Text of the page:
Jose Canseco is still playing baseball. At least as long as someone pays him an appearance fee to show up. The latest someone: the Texas Winter League, where Canseco went 3-for-20 in six games in three days down in Harlingen, Texas over the weekend.
Adam Lawson of the Valley Morning Star spent a day in the dugout with Canseco and captured the essence of this Lion in Winter. It’s, predictably, not the prettiest sight.
But you know what? It’s at least real. What’s not real these days: Canseco’s once so-bad-it’s-good Twitter account. It used to quite clearly be Canseco writing things that were at turns funny, at turns sad. Now, much of the time, it is pretty clearly given over to writers who are either being paid to make Canseco a “character” or else they’re doing it for him pro bono. Which, frankly, is sadder than his old real stuff about wanting to play baseball again.
Yankees rookie second baseman Gleyber Torres has a fun streak going right now: He’s homered in four straight games, becoming the youngest American League player to do so.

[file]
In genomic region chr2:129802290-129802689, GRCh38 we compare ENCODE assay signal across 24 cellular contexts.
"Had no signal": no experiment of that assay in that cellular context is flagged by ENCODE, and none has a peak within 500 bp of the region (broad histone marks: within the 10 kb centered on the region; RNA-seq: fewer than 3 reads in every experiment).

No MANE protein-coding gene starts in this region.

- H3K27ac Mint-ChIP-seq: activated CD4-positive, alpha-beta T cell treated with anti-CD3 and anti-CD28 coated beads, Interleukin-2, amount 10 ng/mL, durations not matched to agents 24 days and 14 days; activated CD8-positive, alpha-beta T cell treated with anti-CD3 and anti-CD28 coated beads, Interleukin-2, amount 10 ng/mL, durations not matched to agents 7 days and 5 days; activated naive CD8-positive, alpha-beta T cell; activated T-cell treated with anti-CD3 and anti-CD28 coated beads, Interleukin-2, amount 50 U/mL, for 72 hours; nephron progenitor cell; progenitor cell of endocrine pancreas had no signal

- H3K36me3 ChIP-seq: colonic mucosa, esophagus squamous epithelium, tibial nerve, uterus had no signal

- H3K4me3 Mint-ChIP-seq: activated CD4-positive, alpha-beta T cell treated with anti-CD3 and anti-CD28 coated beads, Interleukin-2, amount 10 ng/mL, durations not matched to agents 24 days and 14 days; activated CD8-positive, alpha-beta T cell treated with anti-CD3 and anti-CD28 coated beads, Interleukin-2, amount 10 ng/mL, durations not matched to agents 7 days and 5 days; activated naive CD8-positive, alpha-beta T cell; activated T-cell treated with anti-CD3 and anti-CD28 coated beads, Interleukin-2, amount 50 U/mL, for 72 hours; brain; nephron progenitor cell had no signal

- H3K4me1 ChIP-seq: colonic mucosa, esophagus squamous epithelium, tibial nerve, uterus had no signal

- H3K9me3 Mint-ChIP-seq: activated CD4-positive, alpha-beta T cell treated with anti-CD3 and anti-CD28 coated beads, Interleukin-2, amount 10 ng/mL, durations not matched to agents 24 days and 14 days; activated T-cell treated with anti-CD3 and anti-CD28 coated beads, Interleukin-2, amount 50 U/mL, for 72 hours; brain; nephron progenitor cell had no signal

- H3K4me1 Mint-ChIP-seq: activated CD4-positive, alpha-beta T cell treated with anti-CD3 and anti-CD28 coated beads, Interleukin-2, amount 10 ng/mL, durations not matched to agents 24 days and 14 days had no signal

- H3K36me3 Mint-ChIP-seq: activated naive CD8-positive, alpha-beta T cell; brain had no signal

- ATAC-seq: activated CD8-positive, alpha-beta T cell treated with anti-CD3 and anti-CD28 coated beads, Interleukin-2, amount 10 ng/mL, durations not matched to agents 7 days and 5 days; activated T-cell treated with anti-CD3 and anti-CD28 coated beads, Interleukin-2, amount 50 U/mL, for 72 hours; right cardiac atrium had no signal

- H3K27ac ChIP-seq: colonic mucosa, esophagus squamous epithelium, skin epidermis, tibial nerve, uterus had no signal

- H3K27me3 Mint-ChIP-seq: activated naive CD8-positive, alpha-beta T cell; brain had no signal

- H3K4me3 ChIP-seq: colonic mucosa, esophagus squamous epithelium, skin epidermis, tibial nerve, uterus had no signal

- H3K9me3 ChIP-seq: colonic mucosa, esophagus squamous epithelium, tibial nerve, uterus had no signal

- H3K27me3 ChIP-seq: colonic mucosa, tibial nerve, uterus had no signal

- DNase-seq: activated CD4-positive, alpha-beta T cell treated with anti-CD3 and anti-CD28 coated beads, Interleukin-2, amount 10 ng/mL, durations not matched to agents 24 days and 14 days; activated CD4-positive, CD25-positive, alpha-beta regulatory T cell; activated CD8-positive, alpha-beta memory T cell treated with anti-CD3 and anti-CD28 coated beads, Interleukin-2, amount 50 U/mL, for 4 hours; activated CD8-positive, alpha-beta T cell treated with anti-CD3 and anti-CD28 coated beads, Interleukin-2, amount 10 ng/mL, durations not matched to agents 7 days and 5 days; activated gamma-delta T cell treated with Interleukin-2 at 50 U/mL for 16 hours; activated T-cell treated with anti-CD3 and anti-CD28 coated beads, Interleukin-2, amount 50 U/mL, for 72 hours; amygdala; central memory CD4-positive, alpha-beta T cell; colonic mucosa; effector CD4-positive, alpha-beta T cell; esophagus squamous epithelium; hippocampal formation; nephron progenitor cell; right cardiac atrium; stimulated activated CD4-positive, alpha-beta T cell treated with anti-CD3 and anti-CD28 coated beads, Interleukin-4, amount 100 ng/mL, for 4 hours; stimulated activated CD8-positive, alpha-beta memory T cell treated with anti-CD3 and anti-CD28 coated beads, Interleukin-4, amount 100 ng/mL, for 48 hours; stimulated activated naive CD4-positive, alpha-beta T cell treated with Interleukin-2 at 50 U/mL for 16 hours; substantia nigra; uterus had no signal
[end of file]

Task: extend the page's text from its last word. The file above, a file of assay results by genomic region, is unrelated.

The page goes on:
The historic knock arrived in the seventh inning of Friday’s series opener against the Angels. With two outs and the bases empty, Torres pounced on a 1-3 fastball from Jim Johnson and posted it to the right field bleachers for a go-ahead run:
It was just the Yankees’ second run of the night (the first having also been provided by Torres on an RBI single in the second inning), but the only one they needed to maintain an edge over the Angels.
Torres, 21, is off to a torrid start this season. Following Saturday’s 2-1 win, he now carries a .333/.393/.646 batting line, nine home runs and a 1.038 OPS through 106 plate appearances. In the past four games alone, he’s gone 7-for-15 with five homers (including a pair of solo shots, a two-run homer and three-run homer) and nine RBI. He’ll have to collect a home run in his next five games if he wants to set a new all-time record, however: Dale Long (1956 Pirates), Don Mattingly (1987 Yankees), and Ken Griffey Jr. (1993 Mariners) currently share the record for the longest home run-hitting streak, at eight games apiece.